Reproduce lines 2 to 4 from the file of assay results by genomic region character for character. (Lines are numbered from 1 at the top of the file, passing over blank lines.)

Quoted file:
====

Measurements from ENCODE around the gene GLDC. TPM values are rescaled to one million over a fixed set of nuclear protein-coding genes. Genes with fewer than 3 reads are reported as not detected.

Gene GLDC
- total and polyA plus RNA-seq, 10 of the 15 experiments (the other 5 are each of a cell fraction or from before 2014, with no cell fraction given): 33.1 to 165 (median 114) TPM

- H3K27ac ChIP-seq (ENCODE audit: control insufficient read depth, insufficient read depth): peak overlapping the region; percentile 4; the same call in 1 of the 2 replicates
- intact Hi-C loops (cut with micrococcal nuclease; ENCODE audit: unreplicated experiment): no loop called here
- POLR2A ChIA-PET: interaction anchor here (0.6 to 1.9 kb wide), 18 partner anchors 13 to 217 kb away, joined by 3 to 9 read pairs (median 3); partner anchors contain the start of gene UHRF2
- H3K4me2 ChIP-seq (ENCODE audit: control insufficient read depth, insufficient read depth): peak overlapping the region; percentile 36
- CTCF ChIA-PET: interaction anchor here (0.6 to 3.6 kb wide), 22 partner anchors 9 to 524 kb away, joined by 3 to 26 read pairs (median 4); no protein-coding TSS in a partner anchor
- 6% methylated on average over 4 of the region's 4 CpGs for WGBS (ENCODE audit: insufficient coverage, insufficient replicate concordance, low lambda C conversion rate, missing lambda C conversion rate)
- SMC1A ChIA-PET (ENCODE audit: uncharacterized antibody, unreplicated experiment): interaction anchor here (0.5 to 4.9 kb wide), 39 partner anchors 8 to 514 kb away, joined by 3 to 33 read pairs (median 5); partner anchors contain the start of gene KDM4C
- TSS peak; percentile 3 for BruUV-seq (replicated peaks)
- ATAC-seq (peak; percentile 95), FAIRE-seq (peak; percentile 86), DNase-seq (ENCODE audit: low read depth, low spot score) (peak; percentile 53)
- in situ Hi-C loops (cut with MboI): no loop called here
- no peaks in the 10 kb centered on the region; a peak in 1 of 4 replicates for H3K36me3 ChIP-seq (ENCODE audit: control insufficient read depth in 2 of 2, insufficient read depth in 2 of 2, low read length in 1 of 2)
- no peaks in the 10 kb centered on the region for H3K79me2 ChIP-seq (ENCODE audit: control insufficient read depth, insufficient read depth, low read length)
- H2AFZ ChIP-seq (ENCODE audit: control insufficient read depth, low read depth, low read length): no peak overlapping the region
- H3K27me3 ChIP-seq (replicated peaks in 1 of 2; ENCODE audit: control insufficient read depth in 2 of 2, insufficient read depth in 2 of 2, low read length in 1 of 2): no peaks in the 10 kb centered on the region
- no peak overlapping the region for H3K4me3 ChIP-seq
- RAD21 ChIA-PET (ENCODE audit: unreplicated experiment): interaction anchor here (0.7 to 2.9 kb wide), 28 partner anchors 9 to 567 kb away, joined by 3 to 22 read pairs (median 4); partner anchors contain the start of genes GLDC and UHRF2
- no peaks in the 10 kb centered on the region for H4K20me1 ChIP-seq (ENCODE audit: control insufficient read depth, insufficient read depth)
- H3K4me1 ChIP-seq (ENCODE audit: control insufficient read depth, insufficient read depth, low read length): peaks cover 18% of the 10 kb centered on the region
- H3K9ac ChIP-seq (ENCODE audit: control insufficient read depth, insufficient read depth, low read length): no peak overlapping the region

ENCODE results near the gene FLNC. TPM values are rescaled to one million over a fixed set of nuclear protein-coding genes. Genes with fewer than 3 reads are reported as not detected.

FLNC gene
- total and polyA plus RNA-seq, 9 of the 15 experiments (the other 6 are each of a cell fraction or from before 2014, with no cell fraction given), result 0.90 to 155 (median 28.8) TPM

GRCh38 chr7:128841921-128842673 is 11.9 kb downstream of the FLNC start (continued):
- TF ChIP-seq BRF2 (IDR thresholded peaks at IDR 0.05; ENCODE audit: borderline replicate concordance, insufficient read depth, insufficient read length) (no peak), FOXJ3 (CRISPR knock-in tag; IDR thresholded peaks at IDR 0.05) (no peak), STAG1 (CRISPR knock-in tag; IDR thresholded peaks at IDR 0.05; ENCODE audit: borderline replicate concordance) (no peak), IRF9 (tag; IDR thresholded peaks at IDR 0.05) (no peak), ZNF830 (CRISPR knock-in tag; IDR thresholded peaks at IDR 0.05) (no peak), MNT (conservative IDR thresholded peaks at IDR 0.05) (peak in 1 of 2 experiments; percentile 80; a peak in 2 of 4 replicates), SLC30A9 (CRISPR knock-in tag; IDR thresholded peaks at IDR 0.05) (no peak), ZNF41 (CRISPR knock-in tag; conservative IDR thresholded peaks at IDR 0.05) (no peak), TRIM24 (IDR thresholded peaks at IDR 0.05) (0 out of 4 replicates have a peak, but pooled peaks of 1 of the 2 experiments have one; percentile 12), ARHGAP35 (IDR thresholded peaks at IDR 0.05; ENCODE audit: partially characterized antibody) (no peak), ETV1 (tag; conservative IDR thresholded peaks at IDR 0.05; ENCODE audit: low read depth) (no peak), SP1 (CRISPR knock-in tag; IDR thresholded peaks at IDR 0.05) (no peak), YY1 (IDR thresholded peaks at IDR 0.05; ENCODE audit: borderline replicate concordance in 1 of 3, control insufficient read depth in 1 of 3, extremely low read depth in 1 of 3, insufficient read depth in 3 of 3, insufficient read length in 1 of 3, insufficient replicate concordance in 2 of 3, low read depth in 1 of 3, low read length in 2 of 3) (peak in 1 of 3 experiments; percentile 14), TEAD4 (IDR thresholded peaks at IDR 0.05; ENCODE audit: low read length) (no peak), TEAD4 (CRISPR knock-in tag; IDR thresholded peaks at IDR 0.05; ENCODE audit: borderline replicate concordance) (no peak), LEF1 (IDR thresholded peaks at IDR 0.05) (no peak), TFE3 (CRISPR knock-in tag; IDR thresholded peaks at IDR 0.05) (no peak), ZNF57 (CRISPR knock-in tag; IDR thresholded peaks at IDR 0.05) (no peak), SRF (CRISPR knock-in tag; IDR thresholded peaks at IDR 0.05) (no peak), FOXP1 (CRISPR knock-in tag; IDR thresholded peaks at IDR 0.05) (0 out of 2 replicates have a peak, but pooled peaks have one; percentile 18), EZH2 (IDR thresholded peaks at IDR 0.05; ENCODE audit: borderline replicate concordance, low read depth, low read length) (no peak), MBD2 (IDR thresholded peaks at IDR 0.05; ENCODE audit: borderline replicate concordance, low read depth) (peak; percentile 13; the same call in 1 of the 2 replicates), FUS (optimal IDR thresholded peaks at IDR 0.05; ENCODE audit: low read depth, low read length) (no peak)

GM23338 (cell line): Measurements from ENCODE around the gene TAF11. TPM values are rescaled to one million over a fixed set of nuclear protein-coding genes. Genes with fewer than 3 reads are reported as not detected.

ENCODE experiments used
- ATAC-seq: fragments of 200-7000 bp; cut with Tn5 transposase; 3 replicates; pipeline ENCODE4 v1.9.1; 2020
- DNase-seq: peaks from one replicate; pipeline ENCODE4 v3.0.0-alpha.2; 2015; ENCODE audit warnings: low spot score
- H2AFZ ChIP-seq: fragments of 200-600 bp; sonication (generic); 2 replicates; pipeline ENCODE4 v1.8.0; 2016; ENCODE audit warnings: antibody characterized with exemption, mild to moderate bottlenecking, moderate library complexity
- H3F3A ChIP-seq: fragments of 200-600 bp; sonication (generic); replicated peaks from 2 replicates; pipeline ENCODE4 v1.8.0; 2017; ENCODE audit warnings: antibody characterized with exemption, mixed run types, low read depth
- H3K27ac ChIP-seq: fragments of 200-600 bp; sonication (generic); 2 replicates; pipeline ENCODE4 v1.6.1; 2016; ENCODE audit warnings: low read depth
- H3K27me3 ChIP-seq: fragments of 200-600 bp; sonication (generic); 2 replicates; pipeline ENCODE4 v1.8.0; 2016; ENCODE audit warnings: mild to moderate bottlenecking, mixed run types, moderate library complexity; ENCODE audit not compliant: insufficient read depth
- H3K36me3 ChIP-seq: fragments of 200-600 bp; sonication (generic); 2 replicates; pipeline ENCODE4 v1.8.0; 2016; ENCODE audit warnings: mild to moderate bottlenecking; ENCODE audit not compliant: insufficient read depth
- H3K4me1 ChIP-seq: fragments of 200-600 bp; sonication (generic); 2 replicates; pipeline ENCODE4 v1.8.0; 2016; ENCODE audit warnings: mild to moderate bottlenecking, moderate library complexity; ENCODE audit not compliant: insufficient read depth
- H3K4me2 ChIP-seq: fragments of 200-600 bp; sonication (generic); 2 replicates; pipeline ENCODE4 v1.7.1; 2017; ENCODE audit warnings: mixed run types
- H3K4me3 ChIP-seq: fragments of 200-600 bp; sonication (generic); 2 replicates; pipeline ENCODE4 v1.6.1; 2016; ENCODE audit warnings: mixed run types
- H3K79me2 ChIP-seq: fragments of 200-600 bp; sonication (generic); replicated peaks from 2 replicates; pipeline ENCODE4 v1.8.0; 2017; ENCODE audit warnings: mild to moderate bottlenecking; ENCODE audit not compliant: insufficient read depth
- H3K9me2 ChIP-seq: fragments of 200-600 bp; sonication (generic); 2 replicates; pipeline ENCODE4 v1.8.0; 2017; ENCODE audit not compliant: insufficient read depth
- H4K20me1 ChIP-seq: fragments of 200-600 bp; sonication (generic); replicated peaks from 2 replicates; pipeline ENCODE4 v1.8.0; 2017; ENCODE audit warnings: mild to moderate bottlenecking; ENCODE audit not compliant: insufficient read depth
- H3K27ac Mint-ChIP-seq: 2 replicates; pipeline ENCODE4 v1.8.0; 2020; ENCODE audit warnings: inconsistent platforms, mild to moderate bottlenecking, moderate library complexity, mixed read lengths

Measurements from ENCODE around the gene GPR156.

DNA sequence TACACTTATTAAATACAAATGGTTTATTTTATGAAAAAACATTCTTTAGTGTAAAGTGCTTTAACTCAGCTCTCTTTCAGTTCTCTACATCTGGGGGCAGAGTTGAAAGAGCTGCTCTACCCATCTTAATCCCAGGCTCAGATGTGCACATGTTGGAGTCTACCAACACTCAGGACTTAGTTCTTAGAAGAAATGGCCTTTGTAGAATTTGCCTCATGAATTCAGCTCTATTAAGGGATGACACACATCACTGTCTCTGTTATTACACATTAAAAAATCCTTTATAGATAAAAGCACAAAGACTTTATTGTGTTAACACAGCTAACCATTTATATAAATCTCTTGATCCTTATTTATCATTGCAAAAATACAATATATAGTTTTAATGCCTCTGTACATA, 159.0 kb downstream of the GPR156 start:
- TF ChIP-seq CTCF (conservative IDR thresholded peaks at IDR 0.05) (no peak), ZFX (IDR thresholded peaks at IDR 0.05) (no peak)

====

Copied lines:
Gene GLDC
- total and polyA plus RNA-seq, 10 of the 15 experiments (the other 5 are each of a cell fraction or from before 2014, with no cell fraction given): 33.1 to 165 (median 114) TPM

- H3K27ac ChIP-seq (ENCODE audit: control insufficient read depth, insufficient read depth): peak overlapping the region; percentile 4; the same call in 1 of the 2 replicates